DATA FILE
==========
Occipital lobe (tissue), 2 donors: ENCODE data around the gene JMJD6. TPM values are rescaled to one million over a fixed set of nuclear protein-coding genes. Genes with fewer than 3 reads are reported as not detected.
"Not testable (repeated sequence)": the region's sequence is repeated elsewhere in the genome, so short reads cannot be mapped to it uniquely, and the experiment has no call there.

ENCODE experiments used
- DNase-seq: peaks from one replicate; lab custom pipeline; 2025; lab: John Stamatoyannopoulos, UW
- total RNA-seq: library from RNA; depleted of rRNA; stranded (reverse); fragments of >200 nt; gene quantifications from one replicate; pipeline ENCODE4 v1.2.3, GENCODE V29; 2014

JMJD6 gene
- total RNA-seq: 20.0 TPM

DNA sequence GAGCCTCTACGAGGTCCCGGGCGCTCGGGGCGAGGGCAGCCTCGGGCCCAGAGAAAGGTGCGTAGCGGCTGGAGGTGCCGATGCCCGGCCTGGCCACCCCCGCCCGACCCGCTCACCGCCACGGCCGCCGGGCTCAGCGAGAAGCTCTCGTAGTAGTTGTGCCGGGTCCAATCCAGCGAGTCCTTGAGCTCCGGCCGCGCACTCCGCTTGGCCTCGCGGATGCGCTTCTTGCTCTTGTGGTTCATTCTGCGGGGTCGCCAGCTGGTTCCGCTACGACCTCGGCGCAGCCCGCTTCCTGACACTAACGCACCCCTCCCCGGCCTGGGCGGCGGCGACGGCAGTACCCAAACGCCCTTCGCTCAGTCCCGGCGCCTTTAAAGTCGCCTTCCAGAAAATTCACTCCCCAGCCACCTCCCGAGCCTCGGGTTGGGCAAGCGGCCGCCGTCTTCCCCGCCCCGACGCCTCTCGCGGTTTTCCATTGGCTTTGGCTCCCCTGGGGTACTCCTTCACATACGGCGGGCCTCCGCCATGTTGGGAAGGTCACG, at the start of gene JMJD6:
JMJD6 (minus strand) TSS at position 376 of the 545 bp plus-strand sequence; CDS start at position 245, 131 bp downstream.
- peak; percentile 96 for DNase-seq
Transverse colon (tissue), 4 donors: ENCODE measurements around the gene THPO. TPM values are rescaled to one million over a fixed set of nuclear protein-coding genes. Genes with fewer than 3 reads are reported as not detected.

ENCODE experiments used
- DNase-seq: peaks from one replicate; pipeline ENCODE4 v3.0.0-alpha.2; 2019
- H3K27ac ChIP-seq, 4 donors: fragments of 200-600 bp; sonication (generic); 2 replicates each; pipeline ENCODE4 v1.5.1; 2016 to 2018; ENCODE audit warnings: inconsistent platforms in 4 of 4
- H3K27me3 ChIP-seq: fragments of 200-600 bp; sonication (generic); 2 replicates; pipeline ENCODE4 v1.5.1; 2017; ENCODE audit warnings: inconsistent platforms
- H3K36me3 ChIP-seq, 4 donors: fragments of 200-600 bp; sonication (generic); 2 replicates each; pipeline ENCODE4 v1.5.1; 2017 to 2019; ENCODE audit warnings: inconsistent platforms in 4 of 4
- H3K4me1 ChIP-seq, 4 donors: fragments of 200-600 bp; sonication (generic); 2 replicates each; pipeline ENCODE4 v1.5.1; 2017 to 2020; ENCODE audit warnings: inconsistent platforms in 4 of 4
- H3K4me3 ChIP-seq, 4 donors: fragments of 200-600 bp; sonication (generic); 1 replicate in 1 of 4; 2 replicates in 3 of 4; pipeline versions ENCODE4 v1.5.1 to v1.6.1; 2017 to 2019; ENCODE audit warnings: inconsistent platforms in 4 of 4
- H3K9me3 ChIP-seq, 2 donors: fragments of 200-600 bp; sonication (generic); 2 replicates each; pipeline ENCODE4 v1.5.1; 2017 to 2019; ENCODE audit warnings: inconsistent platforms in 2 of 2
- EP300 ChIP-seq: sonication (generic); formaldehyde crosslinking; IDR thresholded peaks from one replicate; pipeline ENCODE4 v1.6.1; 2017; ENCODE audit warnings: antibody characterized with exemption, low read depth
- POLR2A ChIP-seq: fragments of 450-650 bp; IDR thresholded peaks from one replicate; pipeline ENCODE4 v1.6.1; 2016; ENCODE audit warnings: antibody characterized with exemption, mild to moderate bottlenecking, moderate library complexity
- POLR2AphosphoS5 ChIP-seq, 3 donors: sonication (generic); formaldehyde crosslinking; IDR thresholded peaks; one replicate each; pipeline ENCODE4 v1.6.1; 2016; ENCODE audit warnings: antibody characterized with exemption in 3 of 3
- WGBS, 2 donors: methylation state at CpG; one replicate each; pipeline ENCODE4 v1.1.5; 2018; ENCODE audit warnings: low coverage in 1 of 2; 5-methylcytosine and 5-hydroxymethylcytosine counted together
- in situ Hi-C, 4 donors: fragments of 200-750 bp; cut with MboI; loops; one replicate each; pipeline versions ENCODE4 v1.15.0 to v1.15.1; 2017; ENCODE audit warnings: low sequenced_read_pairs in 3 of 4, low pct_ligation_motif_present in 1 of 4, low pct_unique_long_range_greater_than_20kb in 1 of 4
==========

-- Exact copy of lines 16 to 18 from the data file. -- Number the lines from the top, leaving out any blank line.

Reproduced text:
- H3K36me3 ChIP-seq, 4 donors: fragments of 200-600 bp; sonication (generic); 2 replicates each; pipeline ENCODE4 v1.5.1; 2017 to 2019; ENCODE audit warnings: inconsistent platforms in 4 of 4
- H3K4me1 ChIP-seq, 4 donors: fragments of 200-600 bp; sonication (generic); 2 replicates each; pipeline ENCODE4 v1.5.1; 2017 to 2020; ENCODE audit warnings: inconsistent platforms in 4 of 4
- H3K4me3 ChIP-seq, 4 donors: fragments of 200-600 bp; sonication (generic); 1 replicate in 1 of 4; 2 replicates in 3 of 4; pipeline versions ENCODE4 v1.5.1 to v1.6.1; 2017 to 2019; ENCODE audit warnings: inconsistent platforms in 4 of 4